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Looking for Australian Saddleback Tumbler pigeons

Discussion in 'Pigeons and Doves' started by primalpotter, Dec 1, 2008.

  1. primalpotter

    primalpotter New Egg

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    May 22, 2008
    My son has three Australian saddleback tumblers he got at an auction in Hillsdale, Michigan. We built them an eight sided dovecote that looks like a cupola on top of a platform that used to be a play yard swingset/slide tower when the kids were little (maybe five feet off the ground.)

    They are healthy birds, and very pretty. He lets them out every morning to fly, and they come home in the evening to be shut in. Two seem to be a pair, though they never nested last summer (maybe too young.)

    He'd like to find a mate for the third bird, and add a few more to his coop. We're in Northwest Ohio. Any ideas?

    Also -- is there any chance the third bird will bring home a mate from the wild? It obviously wouldn't be a saddleback, but at least it wouldn't be lonely.

    My husband and I have thought about adding some white homers to the mix, as well. Is there a way to hand raise those so you don't have to keep anyone captive?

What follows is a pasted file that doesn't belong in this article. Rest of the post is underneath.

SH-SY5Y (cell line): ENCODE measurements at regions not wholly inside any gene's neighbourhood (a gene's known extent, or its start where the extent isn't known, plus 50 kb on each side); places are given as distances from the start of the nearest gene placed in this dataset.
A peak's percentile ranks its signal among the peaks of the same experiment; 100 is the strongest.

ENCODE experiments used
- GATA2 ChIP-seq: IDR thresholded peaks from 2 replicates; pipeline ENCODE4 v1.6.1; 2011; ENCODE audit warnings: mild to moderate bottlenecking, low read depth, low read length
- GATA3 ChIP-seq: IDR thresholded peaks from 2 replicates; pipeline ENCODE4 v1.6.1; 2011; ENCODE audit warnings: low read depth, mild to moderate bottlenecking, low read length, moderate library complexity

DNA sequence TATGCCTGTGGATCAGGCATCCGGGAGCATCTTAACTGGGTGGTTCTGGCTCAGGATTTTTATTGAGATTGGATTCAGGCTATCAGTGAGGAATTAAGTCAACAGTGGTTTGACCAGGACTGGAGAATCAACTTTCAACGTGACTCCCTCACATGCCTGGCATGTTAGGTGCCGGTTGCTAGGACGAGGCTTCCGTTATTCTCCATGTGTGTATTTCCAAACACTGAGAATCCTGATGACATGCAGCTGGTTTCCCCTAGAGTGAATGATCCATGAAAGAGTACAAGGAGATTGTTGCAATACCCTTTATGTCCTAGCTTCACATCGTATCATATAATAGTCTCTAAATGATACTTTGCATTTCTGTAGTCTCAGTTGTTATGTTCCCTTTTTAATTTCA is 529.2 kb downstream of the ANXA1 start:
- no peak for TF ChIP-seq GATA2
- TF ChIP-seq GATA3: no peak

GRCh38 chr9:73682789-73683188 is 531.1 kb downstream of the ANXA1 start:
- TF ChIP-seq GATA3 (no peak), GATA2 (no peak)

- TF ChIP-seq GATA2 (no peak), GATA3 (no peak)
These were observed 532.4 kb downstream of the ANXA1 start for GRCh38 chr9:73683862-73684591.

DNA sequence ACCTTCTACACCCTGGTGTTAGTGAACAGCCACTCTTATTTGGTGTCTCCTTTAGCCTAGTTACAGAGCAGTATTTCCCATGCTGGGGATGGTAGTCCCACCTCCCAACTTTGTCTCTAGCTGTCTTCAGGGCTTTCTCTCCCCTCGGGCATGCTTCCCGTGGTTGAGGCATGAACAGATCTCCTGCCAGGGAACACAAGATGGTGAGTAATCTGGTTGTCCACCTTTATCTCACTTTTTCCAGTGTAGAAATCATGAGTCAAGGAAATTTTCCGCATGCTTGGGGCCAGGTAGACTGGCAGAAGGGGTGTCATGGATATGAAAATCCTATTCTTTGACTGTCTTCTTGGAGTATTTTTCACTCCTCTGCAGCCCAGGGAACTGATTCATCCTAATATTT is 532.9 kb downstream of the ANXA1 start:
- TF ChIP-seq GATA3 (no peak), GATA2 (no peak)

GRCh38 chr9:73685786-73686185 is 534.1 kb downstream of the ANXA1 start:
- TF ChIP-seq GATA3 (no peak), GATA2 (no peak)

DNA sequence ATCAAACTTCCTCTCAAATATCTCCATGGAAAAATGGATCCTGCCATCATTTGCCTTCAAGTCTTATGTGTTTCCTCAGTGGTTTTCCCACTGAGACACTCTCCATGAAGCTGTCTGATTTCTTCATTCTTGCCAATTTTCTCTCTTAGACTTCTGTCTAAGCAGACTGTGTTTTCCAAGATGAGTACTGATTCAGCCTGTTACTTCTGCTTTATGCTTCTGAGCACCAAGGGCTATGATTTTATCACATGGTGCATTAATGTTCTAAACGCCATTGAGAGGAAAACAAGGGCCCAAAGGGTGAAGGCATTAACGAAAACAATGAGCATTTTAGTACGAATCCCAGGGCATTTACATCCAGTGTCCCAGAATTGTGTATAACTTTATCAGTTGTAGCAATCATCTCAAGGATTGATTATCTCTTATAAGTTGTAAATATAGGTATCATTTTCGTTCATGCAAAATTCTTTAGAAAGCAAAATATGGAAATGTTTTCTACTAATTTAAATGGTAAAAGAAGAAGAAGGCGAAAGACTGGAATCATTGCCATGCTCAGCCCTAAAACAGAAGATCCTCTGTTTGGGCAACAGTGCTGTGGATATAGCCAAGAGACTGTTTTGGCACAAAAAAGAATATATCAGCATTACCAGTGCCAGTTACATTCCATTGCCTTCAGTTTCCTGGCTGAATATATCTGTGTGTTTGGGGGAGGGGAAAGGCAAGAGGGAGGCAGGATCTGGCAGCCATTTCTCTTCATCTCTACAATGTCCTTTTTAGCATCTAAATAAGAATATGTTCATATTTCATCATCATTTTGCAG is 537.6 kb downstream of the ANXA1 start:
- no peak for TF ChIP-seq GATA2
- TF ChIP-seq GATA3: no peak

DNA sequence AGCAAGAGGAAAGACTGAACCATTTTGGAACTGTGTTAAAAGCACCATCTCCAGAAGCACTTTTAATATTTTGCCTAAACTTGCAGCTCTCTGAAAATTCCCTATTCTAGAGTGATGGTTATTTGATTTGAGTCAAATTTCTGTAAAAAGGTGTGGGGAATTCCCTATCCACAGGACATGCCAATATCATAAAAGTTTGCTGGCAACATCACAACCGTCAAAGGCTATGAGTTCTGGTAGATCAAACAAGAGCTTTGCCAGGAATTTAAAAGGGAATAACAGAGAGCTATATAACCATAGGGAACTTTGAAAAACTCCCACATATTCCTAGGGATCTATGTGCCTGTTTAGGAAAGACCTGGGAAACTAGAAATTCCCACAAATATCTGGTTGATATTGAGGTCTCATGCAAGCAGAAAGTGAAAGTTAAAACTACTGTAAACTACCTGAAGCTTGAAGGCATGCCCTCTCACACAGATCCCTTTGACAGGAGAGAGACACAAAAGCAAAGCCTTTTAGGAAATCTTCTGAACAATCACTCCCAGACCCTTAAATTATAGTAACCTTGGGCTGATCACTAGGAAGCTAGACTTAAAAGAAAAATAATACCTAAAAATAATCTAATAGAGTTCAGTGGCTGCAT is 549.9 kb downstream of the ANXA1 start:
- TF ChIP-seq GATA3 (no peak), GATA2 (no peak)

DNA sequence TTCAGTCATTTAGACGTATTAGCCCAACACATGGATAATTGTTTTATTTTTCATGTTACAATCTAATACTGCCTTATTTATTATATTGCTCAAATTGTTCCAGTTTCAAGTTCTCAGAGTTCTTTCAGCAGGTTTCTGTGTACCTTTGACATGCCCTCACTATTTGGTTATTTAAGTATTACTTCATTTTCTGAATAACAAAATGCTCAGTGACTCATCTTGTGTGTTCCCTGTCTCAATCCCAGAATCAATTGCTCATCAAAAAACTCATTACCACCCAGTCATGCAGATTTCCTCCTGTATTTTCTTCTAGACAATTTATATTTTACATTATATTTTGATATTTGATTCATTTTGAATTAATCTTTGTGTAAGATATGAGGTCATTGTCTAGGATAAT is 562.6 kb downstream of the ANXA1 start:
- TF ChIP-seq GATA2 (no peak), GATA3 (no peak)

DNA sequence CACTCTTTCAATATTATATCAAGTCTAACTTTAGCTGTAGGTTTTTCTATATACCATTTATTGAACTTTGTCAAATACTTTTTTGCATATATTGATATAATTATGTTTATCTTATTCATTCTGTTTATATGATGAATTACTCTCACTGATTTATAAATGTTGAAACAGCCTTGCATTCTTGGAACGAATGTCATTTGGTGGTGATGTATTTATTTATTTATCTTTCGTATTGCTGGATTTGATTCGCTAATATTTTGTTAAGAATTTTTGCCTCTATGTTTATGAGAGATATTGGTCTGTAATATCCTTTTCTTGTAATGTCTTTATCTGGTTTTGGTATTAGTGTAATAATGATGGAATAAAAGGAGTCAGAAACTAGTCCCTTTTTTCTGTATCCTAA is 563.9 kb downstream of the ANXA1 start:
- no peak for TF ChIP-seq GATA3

My only concern is the hawk... we have coopers and red tailed hawks in the metroparks near our neighborhood and once in a while they come after my chickens or chase a pigeon. The really pick out the light colored ones. Still, my kid wouldn't want birds if they couldn't fly, and the chickens seem to know when to head under the bushes and hide. We haven't lost a chicken to a hawk in years.

    Thanks in advance for any ideas!
     
  2. FrChuckW

    FrChuckW Father to all, Dad to none

    Sep 7, 2008
    Louisville, KY
    Check out the National Pigeon Association Website and see if they have a breeder referral for that breed. If you get the Homers you want to get them as young unflown birds so that they will home to your coop. Older birds that have been flown will try and home to their original coop.

    It is possible that the other bird may entice a stray pigeon to follow him/her home. Usually wild pigeons will congregate in flocks around food/nesting sites that offer some protection from predators/weather, etc. However the reverse is also possible, the wild pigeons may entice your extra bird away to join up with them.
     
  3. primalpotter

    primalpotter New Egg

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    May 22, 2008
    Thanks! I'll go check.

    Can birds be shipped, or should I be looking within driving range?
     

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